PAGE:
Here Jay gives voice to something so real to so many people on Jan. 6—that race defined the police response; that peaceful BLM protests have been met with far tougher tactics; that in a sense, some of the people in charge “let” this happen.
It’s a lot of food for thought in 3 lines of a song, and it’s probably not the last song or cultural work that will reckon with that day.
It won’t stop because cause they “spilled blood”
“What It Feels Like” was released for Judas and the Black Messiah, a film about Black Panther Leader Fred Hampton. In another link between history and culture, Jay has reflected on Hampton’s life before; noting he was born on the day Hampton was killed, in the 2011 song “Murder to Excellence.” (“I arrived on the day Fred Hampton died.”)
“What It Feels Like” includes a previously recorded verse from the late Nipsey Hussle, the rapper and businessman who was killed in 2019. It’s a sad fact, and a deliberate choice, that Jay was composing his thoughts about a fallen Black leader on a track with a contemporary, who became another fallen Black leader. The track tackles broad themes, and is also deeply personal, and here’s how Jay ends it:
I arrived on the day Fred Hampton got mur— hold up
Assassinated! / just to clarify further
What y'all gave birth / is the Chairman mixed with Jeff Fort
Big stepper on that jet / with my legs crossed
Black stones on my neck / y'all can't kill Christ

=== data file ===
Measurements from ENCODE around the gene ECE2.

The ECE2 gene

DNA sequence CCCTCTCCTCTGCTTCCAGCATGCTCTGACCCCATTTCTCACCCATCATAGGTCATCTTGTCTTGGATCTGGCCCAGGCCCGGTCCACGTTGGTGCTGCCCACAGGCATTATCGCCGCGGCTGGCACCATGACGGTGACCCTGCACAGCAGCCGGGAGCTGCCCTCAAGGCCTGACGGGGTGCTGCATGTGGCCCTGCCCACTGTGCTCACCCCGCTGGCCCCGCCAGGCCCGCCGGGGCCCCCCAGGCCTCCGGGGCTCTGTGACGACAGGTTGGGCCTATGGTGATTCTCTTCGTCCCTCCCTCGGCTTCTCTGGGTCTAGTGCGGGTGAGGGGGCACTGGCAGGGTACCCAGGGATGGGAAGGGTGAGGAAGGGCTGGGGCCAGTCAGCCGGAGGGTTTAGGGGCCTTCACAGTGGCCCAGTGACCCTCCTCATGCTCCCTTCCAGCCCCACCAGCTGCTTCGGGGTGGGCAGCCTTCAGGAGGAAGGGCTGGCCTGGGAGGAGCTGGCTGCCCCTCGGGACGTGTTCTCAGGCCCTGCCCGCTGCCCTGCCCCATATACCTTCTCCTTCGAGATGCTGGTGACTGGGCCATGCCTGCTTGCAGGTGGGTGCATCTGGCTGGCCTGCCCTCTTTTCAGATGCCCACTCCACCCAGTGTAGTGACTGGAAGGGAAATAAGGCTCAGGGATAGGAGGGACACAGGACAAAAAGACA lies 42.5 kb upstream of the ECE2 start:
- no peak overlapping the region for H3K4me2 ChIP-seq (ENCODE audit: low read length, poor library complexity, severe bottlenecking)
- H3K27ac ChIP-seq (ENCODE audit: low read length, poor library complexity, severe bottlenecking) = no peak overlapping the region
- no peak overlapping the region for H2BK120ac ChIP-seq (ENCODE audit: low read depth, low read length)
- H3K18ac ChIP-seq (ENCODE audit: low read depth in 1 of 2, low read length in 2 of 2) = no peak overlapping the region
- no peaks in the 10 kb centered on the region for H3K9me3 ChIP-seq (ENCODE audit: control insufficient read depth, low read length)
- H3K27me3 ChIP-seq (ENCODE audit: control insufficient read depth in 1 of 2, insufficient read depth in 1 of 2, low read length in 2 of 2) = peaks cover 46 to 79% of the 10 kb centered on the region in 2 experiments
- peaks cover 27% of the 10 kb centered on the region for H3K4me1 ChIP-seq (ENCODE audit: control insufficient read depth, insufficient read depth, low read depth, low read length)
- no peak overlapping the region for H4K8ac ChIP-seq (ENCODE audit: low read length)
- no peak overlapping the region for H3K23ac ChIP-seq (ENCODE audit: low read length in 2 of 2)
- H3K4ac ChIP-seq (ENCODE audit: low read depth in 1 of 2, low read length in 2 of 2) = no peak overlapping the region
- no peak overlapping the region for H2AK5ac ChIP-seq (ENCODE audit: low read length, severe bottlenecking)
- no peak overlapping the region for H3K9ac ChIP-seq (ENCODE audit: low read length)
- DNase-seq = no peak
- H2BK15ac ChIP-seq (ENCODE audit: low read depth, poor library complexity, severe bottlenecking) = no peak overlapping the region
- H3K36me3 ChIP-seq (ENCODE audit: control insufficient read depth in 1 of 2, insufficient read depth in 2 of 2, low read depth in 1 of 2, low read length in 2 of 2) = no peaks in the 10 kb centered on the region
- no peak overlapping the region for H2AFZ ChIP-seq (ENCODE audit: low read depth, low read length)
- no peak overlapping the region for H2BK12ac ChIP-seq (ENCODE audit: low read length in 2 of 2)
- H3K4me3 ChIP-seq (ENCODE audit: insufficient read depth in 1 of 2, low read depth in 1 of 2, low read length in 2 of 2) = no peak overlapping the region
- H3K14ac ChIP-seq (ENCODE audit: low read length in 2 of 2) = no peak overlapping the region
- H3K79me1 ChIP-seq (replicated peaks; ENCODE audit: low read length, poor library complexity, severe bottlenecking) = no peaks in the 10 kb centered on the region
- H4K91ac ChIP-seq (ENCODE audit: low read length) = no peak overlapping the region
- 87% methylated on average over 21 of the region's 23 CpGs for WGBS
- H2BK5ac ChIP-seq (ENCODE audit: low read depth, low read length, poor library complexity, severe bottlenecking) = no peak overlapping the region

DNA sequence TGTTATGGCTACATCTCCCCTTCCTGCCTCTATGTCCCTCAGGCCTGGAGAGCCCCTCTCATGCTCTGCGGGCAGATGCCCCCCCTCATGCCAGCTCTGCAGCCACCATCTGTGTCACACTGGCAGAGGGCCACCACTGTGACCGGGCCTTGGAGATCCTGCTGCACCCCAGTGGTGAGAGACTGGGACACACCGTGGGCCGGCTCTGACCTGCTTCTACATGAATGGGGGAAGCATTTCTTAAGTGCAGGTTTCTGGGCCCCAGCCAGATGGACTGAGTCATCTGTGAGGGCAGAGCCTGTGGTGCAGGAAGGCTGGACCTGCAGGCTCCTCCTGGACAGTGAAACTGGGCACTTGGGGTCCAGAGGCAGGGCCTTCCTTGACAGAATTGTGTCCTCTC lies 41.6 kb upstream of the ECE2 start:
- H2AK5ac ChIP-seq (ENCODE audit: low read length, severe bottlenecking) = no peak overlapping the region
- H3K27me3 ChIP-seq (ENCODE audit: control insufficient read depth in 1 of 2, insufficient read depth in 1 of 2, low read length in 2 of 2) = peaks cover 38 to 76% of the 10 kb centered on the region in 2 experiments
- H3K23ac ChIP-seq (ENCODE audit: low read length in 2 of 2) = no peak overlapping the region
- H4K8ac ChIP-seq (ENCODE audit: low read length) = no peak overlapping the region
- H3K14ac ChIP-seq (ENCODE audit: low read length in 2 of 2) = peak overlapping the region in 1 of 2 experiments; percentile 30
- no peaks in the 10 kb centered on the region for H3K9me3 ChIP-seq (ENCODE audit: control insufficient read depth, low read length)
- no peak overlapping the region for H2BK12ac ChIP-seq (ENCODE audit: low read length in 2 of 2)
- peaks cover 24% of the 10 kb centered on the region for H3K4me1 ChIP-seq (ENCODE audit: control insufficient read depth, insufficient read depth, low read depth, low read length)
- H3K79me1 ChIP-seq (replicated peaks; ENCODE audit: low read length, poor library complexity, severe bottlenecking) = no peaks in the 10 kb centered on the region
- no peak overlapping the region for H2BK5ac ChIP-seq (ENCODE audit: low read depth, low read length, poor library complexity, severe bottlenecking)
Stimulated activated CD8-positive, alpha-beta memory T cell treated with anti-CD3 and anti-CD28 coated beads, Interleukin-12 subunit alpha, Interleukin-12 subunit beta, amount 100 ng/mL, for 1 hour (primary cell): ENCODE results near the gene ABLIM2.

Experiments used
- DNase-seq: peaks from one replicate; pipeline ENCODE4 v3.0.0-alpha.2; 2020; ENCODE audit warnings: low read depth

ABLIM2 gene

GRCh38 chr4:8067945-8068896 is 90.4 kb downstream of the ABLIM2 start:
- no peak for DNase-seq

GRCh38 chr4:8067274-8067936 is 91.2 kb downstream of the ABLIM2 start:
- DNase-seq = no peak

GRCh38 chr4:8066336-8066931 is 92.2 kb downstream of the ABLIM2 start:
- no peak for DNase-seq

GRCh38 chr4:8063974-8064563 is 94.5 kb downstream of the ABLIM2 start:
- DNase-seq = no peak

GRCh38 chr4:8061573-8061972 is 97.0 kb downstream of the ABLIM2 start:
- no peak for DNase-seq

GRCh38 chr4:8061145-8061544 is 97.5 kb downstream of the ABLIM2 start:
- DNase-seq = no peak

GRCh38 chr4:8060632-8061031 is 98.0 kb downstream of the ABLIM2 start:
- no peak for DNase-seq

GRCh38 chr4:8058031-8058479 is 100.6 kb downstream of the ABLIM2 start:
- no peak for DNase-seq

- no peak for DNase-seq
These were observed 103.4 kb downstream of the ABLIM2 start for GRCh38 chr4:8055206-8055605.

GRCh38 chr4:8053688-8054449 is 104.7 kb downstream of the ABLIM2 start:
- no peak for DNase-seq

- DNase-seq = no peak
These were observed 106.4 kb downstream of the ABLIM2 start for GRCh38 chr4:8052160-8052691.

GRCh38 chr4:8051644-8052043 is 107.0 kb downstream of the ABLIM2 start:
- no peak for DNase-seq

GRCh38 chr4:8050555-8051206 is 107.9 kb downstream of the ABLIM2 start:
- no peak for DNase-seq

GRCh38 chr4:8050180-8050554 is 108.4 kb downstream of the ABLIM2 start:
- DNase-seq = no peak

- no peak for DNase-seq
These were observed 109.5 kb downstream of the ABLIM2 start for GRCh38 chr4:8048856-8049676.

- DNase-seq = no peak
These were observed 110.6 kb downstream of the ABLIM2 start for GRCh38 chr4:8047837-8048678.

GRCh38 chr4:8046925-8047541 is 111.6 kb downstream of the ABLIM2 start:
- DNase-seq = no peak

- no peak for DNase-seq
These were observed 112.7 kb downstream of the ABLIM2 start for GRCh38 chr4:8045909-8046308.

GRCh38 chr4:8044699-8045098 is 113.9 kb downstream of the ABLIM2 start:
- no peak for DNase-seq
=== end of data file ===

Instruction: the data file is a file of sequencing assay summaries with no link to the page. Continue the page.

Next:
Black messiah / is what I feel like
Sh*t ain't gonna stop / 'cause y'all spilled blood
We gon' turn up even more / since y'all kill cuz'
Jay updates his own past lyric about Hampton’s death, calling it an assassination, then links it to the killings of Jesus Christ and Nipsey (his cuz, or cousin). The tragedy, sorrow and pain must be deep, yet his attitude is also full of defiant energy, and even, some hope.
He tells the world these murders only make the next generation stronger. They “birthed” the Jay we see today—a billionaire “chairman” mixed with a legendary gangster (Jeff Fort), who feels like a Black Messiah.
And for the killers, Jay has only scorn, admonishing them that their violence will not be rewarded, as it only makes it time to “turn up even more.”
That’s a resilient spirit many people need, right now.
Ari, your coverage the last few days has been solid and so important…your segments, guests and questions and pauses add up to must see tv…a public service, par excellence. Thank you for your heart, your wisdom, composure, and your thoughtful, caring reporting and storytelling….you are THE BEST!!!!
Happy Fri-YAY, Ari!
What a week it has been (the wild interview with Peter Navarro and the commemoration of the January 6th insurrection)…whew! It is interesting how you linked the lyrics of Jay-Z and the late Nipsey Hussle to Robert Barnett, the insurrectionist. He will forever be remembered as the rioter who had no business being at the U.S. Capitol but went there and put up his feet on Nancy Pelosi’s desk.
I need to watch the movie, Judas and the Black Messiah…still on my HBO Max list. I didn’t know that Jay-Z was born the same day that Fred Hampton was killed.
Enjoy your weekend, Ari!